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Orion Constellation
Constellation Orion the Hunter Star Map

Orion, the Hunter (Ori)


The Northern constellation of Orion, the Hunter, is best viewed in Winter during the month of January.

Orion is the 26th largest constellation. It's brightest star is Rigel at magnitude 0.12. The boundary of the Orion constellation contains 12 stars that host known exoplanets.

Orion is an equatorial constellation, which means its bulk intersects the celestial equator or comes within 10-15 degrees of doing so. Orion is visible from most places on Earth.

      1. Pronunciation:
      2. oh-RYE-un
      1. Meaning:
      2. Hunter
      1. Genitive:
      2. Orionis
      1. Abbreviation:
      2. Ori
      1. Asterism:
      2. Belt of Orion
      1. Constellation Family:
      2. Orion
      1. Hemisphere:
      2. Northern
      1. Quadrant:
      2. NQ1
      1. Visibility:
      2. 85° N - 75° S
      1. Best viewing month*:
      2. January
      1. Area:
      2. 594 sq. degrees
      1. Size:
      2. 26th largest
      1. Equatorial:
      2. Yes
      1. Right Ascension (avg):
      2. 5h 34m
      1. Declination (avg):
      1. Brightest star:
      2. Rigel  (0.12)
      1. Stars with planets:
      2. 12
      1. X-ray stars:
      2. 2 (binary) stars

    Brightest Stars in Orion

    The 10 brightest stars in the constellation Orion by magnitude.

        1. Star
        2. Magnitude
        3. Spectral class

      Double Stars in Orion

      These are the brightest and easiest-to-find double, triple, and quadruple star systems in the constellation Orion. Also see all star clusters.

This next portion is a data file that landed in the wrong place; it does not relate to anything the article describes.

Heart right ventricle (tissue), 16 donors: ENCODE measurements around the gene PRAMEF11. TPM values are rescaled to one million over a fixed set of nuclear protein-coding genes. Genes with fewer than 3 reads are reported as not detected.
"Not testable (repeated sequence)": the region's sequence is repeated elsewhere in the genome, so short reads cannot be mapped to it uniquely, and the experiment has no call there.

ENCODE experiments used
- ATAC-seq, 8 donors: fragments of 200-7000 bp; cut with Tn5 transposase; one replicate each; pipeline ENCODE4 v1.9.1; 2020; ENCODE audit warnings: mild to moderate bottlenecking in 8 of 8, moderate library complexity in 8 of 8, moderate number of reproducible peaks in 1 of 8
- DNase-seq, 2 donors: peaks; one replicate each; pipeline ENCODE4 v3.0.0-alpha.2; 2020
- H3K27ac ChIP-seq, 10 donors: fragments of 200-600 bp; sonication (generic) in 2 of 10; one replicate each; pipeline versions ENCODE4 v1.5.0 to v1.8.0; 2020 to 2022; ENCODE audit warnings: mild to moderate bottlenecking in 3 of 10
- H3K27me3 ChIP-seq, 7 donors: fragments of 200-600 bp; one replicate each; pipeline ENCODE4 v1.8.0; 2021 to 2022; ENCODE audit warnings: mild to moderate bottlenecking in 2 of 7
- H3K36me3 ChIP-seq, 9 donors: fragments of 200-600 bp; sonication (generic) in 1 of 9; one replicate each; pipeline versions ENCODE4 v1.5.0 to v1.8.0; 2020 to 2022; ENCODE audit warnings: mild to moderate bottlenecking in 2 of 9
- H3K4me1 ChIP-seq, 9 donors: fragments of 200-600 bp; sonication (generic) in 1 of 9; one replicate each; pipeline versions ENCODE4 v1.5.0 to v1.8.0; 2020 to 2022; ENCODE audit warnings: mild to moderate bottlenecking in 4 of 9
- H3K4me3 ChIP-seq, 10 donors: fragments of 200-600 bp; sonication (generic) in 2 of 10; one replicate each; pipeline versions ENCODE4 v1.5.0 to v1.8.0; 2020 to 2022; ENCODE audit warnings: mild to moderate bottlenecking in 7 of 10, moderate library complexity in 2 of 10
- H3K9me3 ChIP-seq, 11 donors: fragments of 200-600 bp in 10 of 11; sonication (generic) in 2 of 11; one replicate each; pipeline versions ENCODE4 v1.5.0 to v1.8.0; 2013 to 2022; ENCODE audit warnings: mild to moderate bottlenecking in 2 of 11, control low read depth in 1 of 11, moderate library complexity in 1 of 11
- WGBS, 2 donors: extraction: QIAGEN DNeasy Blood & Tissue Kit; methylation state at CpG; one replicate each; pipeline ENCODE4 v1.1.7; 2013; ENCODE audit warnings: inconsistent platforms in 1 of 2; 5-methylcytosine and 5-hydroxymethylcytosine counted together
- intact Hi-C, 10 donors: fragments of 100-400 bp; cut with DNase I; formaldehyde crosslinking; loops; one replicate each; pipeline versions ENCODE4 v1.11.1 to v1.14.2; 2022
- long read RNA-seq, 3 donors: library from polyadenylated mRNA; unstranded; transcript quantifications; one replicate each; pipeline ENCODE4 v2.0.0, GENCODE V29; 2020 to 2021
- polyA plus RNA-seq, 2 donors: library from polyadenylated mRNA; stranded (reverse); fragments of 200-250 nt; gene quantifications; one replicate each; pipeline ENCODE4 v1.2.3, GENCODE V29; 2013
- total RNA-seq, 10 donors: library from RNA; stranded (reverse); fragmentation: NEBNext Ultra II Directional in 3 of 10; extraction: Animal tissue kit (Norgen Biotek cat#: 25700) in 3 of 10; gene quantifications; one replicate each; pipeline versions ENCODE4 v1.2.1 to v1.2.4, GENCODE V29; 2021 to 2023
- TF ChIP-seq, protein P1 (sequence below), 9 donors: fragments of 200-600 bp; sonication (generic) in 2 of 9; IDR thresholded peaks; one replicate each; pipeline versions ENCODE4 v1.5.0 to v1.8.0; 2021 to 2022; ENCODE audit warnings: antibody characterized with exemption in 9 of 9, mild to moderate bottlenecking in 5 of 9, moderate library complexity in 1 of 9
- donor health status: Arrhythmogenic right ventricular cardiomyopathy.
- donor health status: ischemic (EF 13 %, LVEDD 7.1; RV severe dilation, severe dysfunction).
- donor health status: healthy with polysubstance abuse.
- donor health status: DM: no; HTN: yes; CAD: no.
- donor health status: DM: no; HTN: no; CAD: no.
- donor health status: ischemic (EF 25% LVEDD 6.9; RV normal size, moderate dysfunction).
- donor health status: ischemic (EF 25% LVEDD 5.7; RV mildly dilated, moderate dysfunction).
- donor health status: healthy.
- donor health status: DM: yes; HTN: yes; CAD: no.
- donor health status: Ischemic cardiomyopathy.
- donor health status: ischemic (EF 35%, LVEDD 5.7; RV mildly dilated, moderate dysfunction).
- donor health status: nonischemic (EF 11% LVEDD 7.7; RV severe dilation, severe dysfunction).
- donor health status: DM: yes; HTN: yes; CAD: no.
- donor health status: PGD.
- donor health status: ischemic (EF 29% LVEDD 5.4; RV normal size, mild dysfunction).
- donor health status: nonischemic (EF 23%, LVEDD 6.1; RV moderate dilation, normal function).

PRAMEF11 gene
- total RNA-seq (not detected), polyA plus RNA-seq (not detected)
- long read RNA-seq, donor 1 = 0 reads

1. Star system
          2. Magnitudes
          3. Type
          1. Beta Orionis
          2. 0.3, 6.8
          3. double
          1. Delta Orionis
          2. 2.4, 6.8
          3. double
          1. Struve 747
          2. 4.7, 5.5
          3. double
          1. Lamda Orionis
          2. 3.5, 5.5
          3. double
          1. Theta 1 Orionis
          2. 6.6, 7.5, 5.1, 6.4
          3. quadruple
          1. Iota Orionis
          2. 2.8, 7.7
          3. double
          1. Theta 2 Orionis
          2. 5.0, 6.2
          3. double
          1. Sigma Orionis
          2. 3.8, 6.6, 3.8, 6.4
          3. quadruple
          1. Zeta Orionis
          2. 1.9, 3.7, 9.6
          3. double

        Star Clusters in Orion

        The most notable and easy-to-find star clusters in the constellation Orion . Also see all star clusters.

            1. Star cluster
            2. Catalog #
            3. Cluster type

          Nebulae in Orion

          Notable and easy-to-find nebulae in the constellation Orion . Also see all nebulae.

          Orion Clouds

          Showing the Orion Molecular Cloud complex, including Barnard's Loop and the Lambda Orionis Ring.

          Orion Molecular Cloud Complex

          Orion Sword Detail

          Showing the famous nebulae located in Orion's Sword, including the Orion Nebula, De Mairan's Nebula, Witch's Head Nebula, Flame Nebula, and the Horsehead Nebula.

          Orion's Sword

              1. Nebula name
              2. Catalog #
              3. Nebula type

            The Mighty Celestial Hunter